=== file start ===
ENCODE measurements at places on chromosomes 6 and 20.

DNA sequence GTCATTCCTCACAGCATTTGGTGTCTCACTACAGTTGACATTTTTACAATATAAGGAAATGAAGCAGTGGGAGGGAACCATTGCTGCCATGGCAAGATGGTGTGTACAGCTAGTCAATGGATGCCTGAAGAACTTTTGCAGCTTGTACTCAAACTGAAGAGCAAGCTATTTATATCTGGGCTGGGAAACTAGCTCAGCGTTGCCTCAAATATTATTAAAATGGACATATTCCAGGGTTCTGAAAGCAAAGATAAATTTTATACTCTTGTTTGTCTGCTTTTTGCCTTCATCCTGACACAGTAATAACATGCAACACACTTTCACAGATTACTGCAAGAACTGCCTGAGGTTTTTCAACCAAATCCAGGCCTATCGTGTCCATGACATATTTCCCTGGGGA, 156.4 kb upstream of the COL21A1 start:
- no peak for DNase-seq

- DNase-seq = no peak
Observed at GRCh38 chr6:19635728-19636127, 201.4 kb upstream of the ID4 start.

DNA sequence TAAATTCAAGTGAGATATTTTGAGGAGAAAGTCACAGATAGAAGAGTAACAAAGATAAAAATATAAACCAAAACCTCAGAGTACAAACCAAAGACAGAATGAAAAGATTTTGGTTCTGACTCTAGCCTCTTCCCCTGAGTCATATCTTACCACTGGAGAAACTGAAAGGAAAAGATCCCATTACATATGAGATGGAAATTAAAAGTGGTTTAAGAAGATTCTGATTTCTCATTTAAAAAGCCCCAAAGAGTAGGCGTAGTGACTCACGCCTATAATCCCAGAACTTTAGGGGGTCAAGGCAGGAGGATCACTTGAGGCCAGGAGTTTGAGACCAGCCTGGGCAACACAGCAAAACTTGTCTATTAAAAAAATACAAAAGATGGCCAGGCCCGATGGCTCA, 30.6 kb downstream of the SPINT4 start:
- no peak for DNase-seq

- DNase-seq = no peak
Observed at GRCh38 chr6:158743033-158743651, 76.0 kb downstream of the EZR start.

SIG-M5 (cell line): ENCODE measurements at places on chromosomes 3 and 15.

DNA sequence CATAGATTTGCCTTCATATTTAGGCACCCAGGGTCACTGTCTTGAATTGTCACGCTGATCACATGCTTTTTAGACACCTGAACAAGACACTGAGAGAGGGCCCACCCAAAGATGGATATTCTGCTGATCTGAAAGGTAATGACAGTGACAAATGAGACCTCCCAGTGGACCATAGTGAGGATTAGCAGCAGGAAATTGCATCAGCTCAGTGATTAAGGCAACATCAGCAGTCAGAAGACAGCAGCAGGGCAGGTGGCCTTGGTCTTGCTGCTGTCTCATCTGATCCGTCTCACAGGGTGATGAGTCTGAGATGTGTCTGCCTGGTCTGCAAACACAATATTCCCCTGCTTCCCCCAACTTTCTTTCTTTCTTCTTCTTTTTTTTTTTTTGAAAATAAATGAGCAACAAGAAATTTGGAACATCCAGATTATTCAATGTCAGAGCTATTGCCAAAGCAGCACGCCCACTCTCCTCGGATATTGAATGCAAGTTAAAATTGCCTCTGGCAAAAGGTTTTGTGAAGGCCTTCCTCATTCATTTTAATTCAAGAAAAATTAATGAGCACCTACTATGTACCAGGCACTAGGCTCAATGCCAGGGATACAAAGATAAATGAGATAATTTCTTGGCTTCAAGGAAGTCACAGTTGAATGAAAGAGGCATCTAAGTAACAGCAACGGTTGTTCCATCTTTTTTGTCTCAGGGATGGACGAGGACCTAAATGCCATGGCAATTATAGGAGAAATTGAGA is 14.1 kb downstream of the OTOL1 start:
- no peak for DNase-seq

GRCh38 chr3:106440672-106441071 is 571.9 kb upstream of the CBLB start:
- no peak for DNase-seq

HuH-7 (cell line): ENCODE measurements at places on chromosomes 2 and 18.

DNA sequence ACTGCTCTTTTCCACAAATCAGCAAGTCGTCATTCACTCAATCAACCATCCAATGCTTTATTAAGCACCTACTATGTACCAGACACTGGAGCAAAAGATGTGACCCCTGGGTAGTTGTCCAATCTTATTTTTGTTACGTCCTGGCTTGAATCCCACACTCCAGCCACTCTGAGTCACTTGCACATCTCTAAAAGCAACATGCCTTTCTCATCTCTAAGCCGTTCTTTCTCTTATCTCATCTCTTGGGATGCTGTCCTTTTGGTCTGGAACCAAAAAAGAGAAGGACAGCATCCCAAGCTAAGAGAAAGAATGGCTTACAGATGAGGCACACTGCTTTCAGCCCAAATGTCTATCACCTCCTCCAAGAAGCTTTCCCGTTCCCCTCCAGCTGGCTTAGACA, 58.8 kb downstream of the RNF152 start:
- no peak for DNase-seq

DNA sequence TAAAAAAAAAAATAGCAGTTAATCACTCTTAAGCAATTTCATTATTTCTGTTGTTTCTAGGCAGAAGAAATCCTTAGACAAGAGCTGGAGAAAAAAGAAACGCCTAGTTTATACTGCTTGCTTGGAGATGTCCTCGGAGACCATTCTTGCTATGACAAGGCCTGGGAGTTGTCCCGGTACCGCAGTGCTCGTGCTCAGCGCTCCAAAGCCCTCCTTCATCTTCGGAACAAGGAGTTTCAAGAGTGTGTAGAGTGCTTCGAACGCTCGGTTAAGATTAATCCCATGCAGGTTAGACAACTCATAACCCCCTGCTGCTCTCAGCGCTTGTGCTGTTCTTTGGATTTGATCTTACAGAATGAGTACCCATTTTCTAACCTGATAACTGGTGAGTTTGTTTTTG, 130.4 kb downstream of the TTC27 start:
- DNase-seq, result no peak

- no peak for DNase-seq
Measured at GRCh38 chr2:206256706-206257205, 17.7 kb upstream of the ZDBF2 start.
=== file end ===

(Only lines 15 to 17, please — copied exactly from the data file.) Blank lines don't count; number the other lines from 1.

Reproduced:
HuH-7 (cell line): ENCODE measurements at places on chromosomes 2 and 18.

DNA sequence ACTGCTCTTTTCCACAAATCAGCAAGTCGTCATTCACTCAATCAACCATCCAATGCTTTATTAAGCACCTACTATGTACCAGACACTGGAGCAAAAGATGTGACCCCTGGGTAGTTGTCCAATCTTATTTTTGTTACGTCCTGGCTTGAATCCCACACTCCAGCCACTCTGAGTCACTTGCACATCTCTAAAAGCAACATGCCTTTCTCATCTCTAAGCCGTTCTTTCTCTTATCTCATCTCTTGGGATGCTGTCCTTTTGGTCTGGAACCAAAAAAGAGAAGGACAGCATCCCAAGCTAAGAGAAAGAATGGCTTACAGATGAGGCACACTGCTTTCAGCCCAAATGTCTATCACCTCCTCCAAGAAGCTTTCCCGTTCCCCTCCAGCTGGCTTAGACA, 58.8 kb downstream of the RNF152 start:
- no peak for DNase-seq